5 Signs Your Baby May Need Pediatric Speech Therapy

pediatric speech therapy cover photo of sleeping newborn wrapped in white

One of the primary concerns of new parents is whether or not their little one is developing properly in regard to their language development. If your baby has difficulty with communication, he or she may need a speech therapist to help with this. However, pediatric speech therapy targets a lot more than just vocalizations. They also assist with feeding and swallowing dysfunction. Let’s talk more about it!

5 Signs Your Child Could Benefit from Pediatric Speech Therapy

pediatric speech therapy blog photo of smiling, sleeping newborn wrapping in blue in a basket

1. Your child has a lack of gesturing.

Gestures are important for communication, and infants who don’t gesture often in their first year are at a higher risk for later developmental issues. If your newborn or infant doesn’t gesture often, it could be a sign that they’re having trouble processing what you’re saying to them or communicating in other ways.

2. Your infant is not babbling between 4 to 7 months

It’s not uncommon for infants to start speaking in their first few months of life, and by speaking I mean “babbling”. You’ll notice vocalizations that may seem random but overtime you’ll find different vocalizations have their own meaning. If your baby isn’t babbling between 4 and 7 months, he/she may need pediatric speech therapy.

3. Your child has difficulty swallowing.

The muscles in your baby’s mouth or throat can be the reason for this condition. It could also be due to an underlying medical condition like a cleft palate or tongue tie. A speech therapist can help your child learn how to swallow more easily, which will help them eat more efficiently and avoid choking on food.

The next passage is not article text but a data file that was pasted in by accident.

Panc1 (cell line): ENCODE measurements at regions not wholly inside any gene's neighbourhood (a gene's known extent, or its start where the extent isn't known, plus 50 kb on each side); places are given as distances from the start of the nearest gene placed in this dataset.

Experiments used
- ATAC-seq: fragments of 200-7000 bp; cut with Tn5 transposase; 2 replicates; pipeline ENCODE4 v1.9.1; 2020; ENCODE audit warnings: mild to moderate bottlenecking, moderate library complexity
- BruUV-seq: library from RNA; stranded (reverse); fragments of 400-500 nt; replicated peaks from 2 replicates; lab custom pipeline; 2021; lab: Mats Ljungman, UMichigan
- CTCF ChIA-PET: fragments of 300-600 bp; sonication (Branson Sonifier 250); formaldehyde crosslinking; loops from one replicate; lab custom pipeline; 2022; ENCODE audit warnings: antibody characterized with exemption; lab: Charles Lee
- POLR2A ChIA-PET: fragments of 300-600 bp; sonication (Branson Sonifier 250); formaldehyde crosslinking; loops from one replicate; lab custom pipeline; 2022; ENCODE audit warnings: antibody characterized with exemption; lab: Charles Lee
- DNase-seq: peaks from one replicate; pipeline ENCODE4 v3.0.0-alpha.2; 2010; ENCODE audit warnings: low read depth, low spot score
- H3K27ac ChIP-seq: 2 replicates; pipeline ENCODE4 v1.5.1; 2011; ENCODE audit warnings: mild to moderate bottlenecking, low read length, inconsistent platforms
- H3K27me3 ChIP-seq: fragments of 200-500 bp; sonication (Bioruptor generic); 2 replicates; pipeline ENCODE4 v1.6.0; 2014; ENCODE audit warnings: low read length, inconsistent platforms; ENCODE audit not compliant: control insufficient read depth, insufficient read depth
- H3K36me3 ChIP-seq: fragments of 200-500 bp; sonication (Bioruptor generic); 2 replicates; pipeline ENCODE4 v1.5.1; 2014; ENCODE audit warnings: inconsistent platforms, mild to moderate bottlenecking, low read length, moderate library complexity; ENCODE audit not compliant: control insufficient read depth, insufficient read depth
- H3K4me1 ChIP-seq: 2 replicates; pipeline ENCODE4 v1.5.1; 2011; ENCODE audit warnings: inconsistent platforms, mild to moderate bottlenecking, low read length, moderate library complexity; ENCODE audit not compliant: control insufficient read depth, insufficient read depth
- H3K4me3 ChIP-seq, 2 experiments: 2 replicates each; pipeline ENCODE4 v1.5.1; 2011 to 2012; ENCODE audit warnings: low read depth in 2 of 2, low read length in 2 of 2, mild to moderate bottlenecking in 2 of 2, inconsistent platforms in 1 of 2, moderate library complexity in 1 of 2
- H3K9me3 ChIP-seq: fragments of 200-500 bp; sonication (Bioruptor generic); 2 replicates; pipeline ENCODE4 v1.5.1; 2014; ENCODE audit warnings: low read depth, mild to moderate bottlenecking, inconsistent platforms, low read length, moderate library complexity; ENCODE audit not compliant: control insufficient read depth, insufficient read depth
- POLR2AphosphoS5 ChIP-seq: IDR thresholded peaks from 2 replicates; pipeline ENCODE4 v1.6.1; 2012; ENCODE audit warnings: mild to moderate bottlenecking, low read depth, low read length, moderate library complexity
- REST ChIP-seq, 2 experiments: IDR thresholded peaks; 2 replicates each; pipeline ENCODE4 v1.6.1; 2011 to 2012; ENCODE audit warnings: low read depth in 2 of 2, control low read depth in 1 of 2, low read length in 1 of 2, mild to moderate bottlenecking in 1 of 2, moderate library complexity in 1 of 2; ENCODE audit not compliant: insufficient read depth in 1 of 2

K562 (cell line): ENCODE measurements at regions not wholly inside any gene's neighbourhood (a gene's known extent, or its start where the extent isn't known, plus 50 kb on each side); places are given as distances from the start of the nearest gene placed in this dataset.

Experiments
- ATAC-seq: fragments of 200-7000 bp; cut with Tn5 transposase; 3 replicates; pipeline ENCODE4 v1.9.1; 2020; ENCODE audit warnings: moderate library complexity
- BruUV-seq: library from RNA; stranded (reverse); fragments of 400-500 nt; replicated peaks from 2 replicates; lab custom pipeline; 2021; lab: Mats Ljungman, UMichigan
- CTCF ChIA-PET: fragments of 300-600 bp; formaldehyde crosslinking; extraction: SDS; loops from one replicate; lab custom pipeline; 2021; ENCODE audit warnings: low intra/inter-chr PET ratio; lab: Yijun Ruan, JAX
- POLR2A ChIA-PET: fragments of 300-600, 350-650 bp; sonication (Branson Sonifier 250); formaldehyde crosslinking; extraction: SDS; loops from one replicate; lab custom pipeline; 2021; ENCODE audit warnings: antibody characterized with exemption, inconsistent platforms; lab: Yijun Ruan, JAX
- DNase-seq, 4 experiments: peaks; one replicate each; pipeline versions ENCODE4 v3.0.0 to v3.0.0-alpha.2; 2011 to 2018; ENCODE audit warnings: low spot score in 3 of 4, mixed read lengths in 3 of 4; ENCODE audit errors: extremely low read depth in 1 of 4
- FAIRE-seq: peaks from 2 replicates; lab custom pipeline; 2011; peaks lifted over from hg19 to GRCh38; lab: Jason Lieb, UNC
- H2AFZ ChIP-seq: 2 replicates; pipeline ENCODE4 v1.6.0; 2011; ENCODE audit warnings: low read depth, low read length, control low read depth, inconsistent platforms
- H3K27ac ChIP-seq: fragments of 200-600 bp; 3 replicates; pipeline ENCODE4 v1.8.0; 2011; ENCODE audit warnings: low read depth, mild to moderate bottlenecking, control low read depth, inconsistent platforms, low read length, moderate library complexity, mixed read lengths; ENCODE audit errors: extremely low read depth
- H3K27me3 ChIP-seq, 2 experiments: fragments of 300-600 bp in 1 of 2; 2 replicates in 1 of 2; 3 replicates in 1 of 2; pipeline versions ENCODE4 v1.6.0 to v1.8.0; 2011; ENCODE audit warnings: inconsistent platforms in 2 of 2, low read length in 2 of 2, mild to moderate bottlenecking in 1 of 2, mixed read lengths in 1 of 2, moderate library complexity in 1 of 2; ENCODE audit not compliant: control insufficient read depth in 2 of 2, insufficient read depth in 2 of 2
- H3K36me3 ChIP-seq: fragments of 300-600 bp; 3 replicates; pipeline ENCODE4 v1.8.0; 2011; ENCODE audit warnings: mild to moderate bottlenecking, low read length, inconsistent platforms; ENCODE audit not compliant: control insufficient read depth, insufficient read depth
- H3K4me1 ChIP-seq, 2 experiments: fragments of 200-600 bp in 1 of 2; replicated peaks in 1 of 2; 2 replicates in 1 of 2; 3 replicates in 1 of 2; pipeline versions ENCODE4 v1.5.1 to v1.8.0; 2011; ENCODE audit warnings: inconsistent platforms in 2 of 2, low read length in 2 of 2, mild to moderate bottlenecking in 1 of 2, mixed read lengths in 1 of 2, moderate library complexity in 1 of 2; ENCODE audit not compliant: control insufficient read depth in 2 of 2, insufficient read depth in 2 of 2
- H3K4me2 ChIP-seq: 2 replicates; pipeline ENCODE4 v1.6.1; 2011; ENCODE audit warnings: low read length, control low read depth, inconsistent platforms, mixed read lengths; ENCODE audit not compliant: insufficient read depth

4. Your child has a hard time with feeding.

If your child is experiencing a hard time with feeding, the reason might be a problem with the muscles in their mouth or throat, as well as a problem with their ability to move their lips or tongue properly while eating. Pediatric speech therapy can help them learn how to move their lips and tongue more effectively when they’re eating, which will make it easier for them to chew and swallow their food.

5. Your child has a hard time moving their lips or their tongue.

A child with this problem may have trouble moving the tip of their tongue to produce sounds. The tongue is the most important muscle in speech production. If your child has trouble moving their tongue, it may be a sign that he needs to see a speech therapist. The problem could be related to speech or language development, or it could be a muscle development problem, both of which a speech therapist can assist with!

sleeping newborn in purple with purple bow photo for pediatric speech therapy blog

Final Thoughts on Your Child Needing Pediatric Speech Therapy

As a parent or guardian, it can be hard to tell if a child needs speech therapy during their earliest stages. When the time comes and you realize your baby’s speech or even feeding skills need more help than you can give at home with the techniques outlined above, then it is time to consider setting up an appointment with a licensed pediatric speech therapist for your little one. They will pave the way for communication between you and your child!

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